Drake Releases ‘For All the Dogs’ Album, With Assists From Bad Bunny and Kevin Durant

After a summer of teasing, various delays, dozens of arena concerts and eventually another No. 1 single, the rapper Drake released his fourth album in barely two years on Friday morning, ahead of a tour-ending, two-night run of shows in his hometown, Toronto.

“For All the Dogs,” Drake’s eighth solo studio album, not counting those he considers mixtapes, includes 23 tracks and features past collaborators like J. Cole, 21 Savage, Lil Yachty, SZA and the Puerto Rican superstar Bad Bunny, plus artists from the hip-hop vanguard like Chief Keef, Yeat, Teezo Touchdown and Sexyy Red.

The credits also list a role for Kevin Durant, the Phoenix Suns basketball player, who is given the title of A&R on “For All the Dogs,” a role that, in the modern music business, refers to a collaborator who helps to organize an album. Tracks include “Bahamas Promises,” “What Would Pluto Do,” “7969 Santa” and “Virginia Beach,” a song that immediately raised eyebrows because it is named for the hometown of Drake’s longtime rap rival, Pusha-T.

The album was released at the unorthodox hour of 6 a.m. Eastern time on Friday, breaking from the industry standard. “Sorry to all my streamers,” Drake wrote on Instagram in his announcement, a reference to the fact that new albums are typically released to services like Spotify and Apple Music at midnight.

It was the latest — and shortest — delay for a long-expected album. Drake, a perpetual chart-topper who prides himself on relentless productivity, began promising a new release even before the opening of his “It’s All A Blur” arena tour, which debuted in July, and he provided updates on his recording progress most nights onstage.

“For All the Dogs” had previously been scheduled for release on Sept. 22, but fan anticipation stretched back further, to the beginning of summer.

Drake first teased the album in June, with the surprise announcement of a book of poetry via full page newspaper advertisements in major publications. The ads and the book, “Titles Ruin Everything,” written with Kenza Samir, contained a QR code atop an image of two puppies that linked to a website revealing the existence of new music.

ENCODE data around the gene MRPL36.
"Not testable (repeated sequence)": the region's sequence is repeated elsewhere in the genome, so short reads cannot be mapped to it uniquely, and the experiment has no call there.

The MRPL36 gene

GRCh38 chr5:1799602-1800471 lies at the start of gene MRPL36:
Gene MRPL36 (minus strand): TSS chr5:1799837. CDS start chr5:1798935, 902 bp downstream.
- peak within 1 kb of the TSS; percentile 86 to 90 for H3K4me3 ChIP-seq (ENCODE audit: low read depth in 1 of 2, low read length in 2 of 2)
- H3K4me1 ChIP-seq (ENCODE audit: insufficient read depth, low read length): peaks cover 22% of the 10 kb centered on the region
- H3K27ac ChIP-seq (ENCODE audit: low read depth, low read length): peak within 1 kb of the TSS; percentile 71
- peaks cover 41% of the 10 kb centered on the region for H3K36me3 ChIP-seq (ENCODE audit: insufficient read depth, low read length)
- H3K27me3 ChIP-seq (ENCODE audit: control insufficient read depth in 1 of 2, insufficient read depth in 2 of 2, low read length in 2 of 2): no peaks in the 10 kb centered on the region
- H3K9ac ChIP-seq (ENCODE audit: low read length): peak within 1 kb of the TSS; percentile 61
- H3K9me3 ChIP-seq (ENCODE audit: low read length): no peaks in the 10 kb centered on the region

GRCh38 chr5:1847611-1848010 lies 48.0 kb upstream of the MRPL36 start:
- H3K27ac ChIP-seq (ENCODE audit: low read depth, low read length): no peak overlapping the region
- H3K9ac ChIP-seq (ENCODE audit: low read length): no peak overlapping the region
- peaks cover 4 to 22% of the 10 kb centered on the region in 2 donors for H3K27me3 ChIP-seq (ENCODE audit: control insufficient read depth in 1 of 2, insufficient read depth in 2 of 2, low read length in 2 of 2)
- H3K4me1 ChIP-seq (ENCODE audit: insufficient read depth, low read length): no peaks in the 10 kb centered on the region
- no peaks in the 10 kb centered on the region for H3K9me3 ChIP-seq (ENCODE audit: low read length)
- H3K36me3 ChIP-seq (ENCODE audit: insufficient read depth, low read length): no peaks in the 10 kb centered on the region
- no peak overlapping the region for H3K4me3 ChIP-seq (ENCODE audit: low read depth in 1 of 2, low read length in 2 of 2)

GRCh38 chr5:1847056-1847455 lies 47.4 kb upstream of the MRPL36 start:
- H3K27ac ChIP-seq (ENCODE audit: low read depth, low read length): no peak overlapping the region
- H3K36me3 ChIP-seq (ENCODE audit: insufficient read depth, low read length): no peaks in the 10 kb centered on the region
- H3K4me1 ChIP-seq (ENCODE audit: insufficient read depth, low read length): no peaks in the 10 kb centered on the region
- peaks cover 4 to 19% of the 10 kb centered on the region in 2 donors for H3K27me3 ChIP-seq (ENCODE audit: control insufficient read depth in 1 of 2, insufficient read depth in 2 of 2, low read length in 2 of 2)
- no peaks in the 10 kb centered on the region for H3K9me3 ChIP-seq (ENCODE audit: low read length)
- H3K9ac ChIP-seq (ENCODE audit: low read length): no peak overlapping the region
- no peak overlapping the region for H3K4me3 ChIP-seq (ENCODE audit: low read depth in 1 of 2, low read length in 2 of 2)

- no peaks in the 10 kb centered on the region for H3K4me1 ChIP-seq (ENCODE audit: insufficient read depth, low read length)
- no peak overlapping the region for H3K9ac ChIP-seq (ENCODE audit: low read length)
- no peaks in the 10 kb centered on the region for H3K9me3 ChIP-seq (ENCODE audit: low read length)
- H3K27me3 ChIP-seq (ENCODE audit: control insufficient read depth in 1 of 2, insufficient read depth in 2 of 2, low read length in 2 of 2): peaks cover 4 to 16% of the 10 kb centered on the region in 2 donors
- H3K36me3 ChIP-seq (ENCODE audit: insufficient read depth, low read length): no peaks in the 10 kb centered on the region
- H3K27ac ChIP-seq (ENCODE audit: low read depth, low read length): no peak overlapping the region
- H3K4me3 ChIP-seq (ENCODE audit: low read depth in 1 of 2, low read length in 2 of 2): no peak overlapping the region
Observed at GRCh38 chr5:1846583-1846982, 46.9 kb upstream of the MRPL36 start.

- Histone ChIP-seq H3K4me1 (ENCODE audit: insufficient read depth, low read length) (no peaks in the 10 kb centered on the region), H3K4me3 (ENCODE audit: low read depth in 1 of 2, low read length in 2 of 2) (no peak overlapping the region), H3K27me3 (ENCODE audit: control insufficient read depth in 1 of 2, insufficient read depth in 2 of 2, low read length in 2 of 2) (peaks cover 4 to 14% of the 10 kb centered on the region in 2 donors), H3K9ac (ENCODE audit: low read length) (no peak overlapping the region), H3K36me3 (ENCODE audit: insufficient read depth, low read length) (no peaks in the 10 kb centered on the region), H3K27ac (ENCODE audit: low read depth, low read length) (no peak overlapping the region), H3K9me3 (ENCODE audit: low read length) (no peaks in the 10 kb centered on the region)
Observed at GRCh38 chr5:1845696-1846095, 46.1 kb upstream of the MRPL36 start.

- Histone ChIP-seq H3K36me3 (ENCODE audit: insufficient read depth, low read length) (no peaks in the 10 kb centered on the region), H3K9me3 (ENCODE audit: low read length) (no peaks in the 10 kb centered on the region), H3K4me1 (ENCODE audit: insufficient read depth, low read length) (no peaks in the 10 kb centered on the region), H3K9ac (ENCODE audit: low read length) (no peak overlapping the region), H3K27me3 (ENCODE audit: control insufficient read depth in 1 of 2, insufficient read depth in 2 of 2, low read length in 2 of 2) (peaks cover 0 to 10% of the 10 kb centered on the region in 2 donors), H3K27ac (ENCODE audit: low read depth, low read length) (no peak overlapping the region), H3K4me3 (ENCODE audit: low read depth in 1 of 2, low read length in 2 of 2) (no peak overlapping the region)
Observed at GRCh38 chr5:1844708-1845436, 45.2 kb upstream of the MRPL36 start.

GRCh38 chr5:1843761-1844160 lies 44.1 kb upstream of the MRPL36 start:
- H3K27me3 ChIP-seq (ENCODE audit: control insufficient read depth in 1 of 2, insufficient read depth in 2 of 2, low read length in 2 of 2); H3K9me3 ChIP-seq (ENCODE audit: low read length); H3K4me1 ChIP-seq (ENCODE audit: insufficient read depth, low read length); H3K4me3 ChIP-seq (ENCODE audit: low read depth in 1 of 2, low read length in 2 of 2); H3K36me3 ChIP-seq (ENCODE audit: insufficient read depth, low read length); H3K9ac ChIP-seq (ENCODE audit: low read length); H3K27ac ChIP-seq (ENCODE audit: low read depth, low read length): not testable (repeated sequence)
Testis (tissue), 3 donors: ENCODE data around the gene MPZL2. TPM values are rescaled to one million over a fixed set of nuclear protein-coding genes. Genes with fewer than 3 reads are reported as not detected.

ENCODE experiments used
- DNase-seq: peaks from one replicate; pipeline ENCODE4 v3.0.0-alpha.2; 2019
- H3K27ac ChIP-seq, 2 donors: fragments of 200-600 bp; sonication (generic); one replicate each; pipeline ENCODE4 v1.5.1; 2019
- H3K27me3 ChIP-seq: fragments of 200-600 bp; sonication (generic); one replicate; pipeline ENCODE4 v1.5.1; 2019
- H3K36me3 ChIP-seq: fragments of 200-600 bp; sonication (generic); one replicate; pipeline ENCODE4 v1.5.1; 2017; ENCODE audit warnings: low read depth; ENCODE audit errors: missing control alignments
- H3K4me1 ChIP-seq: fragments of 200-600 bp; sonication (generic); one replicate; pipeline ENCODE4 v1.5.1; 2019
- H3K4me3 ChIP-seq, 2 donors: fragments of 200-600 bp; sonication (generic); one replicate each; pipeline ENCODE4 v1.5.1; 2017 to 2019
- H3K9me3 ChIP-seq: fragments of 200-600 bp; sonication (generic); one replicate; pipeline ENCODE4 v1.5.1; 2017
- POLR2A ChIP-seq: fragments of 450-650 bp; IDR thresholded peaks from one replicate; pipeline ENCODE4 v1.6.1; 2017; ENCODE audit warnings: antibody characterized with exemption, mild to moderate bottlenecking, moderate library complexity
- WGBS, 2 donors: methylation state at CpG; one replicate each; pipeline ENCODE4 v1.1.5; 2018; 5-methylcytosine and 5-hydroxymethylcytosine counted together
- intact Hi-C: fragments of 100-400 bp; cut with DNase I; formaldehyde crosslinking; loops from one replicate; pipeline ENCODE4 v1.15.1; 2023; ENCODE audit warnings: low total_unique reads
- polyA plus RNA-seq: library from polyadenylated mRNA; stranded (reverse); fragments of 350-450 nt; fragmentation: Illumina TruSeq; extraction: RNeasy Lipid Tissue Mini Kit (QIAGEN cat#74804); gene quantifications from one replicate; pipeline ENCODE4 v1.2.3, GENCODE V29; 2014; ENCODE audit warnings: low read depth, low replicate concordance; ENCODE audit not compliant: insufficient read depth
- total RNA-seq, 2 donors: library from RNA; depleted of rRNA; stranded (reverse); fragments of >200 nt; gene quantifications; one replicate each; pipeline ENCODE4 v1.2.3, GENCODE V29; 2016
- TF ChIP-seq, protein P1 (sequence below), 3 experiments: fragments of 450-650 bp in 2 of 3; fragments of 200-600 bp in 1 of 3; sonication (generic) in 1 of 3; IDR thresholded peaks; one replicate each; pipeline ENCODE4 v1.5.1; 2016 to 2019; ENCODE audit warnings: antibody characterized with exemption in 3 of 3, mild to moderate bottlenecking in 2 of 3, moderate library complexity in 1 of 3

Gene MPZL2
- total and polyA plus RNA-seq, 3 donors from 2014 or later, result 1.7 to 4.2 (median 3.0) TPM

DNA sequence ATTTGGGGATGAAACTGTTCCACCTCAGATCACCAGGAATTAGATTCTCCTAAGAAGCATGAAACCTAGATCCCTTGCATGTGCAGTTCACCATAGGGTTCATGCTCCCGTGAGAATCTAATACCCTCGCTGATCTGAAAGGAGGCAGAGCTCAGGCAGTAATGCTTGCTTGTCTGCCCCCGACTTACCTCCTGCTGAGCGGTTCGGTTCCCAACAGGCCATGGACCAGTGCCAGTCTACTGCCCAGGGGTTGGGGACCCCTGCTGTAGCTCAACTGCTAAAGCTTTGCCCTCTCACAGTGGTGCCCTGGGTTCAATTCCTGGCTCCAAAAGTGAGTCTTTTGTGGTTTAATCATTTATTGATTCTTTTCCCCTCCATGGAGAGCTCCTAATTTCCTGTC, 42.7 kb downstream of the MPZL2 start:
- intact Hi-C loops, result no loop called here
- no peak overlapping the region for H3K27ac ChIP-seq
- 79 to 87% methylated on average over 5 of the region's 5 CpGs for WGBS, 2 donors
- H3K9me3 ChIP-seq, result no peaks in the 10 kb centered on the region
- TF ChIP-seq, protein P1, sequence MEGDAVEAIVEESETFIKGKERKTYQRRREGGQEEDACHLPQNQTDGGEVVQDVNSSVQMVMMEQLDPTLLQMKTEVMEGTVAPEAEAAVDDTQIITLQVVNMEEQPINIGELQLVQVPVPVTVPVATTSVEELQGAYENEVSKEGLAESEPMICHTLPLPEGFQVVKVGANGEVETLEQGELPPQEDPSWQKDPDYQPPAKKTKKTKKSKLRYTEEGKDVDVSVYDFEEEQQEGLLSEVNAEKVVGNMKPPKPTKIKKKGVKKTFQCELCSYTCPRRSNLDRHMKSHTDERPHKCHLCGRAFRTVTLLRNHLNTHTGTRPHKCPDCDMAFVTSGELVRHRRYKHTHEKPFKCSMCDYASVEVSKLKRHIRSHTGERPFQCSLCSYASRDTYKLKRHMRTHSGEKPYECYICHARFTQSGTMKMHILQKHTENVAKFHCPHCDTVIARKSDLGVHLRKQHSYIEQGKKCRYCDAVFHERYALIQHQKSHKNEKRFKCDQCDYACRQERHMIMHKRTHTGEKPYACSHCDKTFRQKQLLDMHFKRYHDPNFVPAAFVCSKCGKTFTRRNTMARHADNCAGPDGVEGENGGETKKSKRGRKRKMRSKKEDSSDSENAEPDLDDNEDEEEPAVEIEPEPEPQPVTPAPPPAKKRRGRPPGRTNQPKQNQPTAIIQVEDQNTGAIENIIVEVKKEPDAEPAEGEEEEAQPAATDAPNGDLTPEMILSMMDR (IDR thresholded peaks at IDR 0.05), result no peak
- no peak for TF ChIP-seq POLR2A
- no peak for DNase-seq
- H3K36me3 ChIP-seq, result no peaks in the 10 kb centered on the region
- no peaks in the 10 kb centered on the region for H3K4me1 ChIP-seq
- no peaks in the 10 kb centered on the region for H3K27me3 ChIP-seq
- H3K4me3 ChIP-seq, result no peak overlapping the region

It did not include a release date, but did come with a cheeky Drake lyric from “Headlines,” a song released in 2011: “They say they miss the old Drake, girl, don’t tempt me.”

On Thursday, he called the new album “one of my best ever,” marking the release of the video for “8am in Charlotte,” the latest in his long-running time stamp series, which co-stars his young son, Adonis. The child also contributed the scrawled rendering of a goat — not a dog, according to the artist — that serves as the “For All the Dogs” album cover.

The album was preceded earlier by the release of the singles “Search & Rescue,” which reached No. 2 on the Billboard Hot 100 in April (but is not included on “For All the Dogs”), and “Slime You Out,” featuring SZA, which debuted at No. 1 last month, marking Drake’s 12th chart-topping song. That achievement tied him with Madonna and the Supremes for the fifth-most No. 1s of all time, Billboard said.

This year, Drake has also appeared on tracks by the rappers J Hus, Central Cee, Young Thug and Travis Scott.

Drake has 12 Billboard No. 1 albums in all, including two from last year — the dance music-inspired “Honestly, Nevermind,” released in June, and the more rap-focused “Her Loss,” with 21 Savage, from November.

The “It’s All a Blur” tour, which also features 21 Savage, concludes on Friday and Saturday, at Scotiabank Arena in Toronto. With more than 50 arena dates, Drake’s tour was one of many by music’s biggest stars this summer in which intense post-pandemic demand and ticket competition led to high prices, jarring some fans.

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